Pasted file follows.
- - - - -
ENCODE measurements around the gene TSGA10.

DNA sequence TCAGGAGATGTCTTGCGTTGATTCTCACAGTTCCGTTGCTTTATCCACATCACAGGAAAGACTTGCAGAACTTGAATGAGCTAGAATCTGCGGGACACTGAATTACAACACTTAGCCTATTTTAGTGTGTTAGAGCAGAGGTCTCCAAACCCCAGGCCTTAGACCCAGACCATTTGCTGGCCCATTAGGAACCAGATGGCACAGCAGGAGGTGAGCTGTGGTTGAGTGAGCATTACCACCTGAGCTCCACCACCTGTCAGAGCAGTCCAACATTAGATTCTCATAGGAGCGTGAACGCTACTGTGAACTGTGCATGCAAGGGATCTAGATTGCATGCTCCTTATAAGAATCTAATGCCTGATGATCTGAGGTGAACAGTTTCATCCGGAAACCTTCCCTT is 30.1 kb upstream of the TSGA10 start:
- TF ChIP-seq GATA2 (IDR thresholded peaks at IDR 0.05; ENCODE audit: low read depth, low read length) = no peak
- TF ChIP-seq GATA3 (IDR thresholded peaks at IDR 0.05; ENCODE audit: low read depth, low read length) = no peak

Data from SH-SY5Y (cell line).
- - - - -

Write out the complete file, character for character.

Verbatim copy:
ENCODE measurements around the gene TSGA10.

DNA sequence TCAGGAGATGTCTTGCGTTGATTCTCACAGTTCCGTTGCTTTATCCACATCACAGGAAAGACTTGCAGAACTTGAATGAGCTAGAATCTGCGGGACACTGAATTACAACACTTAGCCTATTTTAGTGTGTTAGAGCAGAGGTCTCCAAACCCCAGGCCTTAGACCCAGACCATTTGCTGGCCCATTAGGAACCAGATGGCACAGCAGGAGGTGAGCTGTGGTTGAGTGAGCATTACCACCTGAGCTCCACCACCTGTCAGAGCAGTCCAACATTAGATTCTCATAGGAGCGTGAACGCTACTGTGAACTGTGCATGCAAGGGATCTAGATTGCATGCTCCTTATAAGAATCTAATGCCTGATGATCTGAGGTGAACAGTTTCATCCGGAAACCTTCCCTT is 30.1 kb upstream of the TSGA10 start:
- TF ChIP-seq GATA2 (IDR thresholded peaks at IDR 0.05; ENCODE audit: low read depth, low read length) = no peak
- TF ChIP-seq GATA3 (IDR thresholded peaks at IDR 0.05; ENCODE audit: low read depth, low read length) = no peak

Data from SH-SY5Y (cell line).